This kind of small-scale agrarianism is a hopeful sign for the immediate future.  When I look at this, I don’t mind the idea of “the decline”; in fact, I rather welcome it.  Why?  Because it is as Herrick Kimball wrote in Light in Our Dwellings ten years ago:

The plain truth, like it or not, is that, in order to succeed in this modern world, on its terms, you must sacrifice your family on the altar of Industrialism.

Yes, I know that is a harsh thing to say. Many people will disagree with me because the industrial model of family life is seen by the masses as normal and, therefore, good. But it is neither normal nor good. It is the spawn of 19th century Industrialism and a historical aberration. It weakens and destroys families. That is the truth and the truth can hurt. Believe me, I know.

The saddest aspect of this situation is that so many professing Christian families willingly buy into the materialistic hubris of our industrial culture.

…I’m convinced that if God’s people are going to be an effective witness to those in the dying industrial culture around us, we must do more than believe in a personal savior, and we must do more than proclaim the good news of Jesus Christ. It is imperative that we also live our lives set apart to God. That does not mean that we can simply Christianize the ungodly industrial model and, in so doing, somehow become immune to its pernicious evils. It means we must separate ourselves and our families from the ungodly culture of industrialism.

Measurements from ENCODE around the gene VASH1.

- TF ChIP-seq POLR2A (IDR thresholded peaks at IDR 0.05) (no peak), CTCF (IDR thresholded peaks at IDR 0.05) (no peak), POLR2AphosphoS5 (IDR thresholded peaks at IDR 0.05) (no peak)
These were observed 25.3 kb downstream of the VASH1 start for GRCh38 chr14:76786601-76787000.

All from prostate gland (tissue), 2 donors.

The only way I know for Christians to effectively separate from the culture of industrialism is to embrace Christian-Agrarian life and culture. Christian-Agrarianism (sometimes called Biblical-Agrarianism) is Christianity lived within an agrarian paradigm. It is trusting God, His word, and His promises more than the false promises of materialistic industrialism in all its manifestations.

Let the decline of materialistic industrialism come, then.

My first food forest guild.

One of the reasons I find permaculture so useful is because it provides a systematic framework for what I have already instinctively been doing in a hit-or-miss fashion for years.  For example, my husband used to think it was kind of weird that I mulched in all my flower and vegetable beds with grass clippings all summer; neither of us had heard of other people doing that, but it just seemed instinctively right to me.  Lo and behold, I find lots of permies do this too!